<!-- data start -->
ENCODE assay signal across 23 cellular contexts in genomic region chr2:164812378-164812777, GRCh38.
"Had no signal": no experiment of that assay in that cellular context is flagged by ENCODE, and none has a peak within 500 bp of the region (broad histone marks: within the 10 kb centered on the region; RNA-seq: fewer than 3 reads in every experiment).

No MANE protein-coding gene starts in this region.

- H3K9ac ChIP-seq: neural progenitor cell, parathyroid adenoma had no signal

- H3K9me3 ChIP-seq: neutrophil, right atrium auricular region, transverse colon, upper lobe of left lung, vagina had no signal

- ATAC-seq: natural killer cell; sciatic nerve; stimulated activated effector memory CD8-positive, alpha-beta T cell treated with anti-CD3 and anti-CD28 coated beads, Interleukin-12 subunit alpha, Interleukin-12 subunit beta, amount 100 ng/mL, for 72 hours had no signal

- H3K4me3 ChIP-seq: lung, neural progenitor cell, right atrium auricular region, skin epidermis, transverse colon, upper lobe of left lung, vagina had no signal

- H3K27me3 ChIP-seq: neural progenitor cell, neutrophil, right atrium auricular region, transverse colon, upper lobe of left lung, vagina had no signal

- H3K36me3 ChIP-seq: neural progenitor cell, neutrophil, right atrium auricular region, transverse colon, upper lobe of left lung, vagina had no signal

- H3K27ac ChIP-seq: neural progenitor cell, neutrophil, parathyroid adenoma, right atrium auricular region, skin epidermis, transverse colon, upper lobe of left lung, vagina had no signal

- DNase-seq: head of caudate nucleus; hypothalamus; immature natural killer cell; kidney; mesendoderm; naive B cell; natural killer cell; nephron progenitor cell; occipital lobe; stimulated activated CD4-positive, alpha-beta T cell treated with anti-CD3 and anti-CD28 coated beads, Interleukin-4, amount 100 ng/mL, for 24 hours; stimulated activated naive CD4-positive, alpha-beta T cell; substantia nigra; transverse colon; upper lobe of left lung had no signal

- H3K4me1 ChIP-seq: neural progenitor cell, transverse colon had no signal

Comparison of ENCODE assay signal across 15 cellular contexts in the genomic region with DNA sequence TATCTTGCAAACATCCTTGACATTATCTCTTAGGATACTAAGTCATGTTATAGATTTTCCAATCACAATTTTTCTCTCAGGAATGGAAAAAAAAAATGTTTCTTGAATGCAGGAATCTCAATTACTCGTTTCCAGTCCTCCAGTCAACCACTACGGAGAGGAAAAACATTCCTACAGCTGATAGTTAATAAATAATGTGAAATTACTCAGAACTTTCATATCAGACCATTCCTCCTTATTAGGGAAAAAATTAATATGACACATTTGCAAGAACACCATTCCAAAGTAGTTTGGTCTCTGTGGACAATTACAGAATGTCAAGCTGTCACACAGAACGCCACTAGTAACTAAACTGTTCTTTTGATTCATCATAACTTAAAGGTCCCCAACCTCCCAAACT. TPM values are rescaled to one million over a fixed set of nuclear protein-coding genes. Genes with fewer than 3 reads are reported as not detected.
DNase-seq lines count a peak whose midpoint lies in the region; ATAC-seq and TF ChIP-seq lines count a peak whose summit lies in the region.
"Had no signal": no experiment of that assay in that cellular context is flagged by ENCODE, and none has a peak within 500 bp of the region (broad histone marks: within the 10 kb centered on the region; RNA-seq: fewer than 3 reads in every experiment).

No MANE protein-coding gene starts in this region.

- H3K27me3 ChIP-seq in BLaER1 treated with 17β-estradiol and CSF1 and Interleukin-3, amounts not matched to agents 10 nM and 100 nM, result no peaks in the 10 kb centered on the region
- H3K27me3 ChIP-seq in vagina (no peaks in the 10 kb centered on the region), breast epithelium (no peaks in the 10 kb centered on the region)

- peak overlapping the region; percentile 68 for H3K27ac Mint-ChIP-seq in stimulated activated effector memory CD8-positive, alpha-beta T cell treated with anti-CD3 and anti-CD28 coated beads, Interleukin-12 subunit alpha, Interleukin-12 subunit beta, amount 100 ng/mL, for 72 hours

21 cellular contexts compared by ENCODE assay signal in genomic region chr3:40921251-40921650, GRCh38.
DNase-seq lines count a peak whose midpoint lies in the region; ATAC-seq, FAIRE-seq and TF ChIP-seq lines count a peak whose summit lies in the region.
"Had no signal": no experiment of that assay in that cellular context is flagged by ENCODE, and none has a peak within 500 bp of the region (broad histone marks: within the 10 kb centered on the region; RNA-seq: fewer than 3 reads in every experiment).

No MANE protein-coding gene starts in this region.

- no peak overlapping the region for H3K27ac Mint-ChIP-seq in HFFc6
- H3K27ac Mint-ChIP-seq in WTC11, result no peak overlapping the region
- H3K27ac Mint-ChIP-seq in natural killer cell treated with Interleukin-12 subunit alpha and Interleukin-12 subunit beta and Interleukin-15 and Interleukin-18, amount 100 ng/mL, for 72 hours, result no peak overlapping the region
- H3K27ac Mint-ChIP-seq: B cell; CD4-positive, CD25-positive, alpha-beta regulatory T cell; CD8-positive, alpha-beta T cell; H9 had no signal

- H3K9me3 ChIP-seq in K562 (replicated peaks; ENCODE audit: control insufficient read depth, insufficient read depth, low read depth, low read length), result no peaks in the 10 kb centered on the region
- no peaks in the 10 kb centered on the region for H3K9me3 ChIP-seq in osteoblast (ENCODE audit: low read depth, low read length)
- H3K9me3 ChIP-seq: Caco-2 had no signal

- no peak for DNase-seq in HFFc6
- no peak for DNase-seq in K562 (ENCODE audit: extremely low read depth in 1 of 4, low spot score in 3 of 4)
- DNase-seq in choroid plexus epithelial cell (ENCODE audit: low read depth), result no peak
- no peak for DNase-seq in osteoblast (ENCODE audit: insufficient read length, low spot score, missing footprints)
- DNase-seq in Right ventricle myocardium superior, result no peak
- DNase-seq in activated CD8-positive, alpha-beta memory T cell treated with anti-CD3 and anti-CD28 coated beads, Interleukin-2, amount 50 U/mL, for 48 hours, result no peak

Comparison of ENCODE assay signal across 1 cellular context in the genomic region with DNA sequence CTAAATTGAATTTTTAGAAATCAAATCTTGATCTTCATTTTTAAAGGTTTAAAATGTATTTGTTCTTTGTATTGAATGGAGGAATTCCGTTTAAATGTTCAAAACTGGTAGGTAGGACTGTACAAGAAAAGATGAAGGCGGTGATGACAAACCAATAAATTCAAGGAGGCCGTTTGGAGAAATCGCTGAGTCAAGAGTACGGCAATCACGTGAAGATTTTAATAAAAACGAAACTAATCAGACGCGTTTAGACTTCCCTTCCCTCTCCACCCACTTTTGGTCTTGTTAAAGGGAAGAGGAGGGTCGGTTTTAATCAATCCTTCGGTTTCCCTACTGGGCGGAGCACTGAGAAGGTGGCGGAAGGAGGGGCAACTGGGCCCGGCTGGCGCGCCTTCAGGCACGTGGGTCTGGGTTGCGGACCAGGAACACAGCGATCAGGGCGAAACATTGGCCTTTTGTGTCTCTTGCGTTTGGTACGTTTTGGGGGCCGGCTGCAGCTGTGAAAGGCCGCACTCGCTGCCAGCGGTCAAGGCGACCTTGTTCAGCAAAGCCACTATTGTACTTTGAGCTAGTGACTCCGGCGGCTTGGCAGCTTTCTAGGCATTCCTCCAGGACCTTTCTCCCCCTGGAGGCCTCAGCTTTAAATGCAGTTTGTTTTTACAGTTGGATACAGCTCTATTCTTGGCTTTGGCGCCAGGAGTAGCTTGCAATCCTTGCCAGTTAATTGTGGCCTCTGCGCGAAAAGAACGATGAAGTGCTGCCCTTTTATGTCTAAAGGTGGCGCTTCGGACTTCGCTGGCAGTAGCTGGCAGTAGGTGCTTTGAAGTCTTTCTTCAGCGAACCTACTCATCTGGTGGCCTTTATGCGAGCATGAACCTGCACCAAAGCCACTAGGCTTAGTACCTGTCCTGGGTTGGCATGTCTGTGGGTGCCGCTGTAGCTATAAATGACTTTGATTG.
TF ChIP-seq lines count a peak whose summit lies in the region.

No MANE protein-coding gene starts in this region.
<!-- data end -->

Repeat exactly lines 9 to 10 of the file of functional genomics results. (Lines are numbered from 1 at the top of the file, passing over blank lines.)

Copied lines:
- H3K36me3 ChIP-seq: neural progenitor cell, neutrophil, right atrium auricular region, transverse colon, upper lobe of left lung, vagina had no signal

- H3K27ac ChIP-seq: neural progenitor cell, neutrophil, parathyroid adenoma, right atrium auricular region, skin epidermis, transverse colon, upper lobe of left lung, vagina had no signal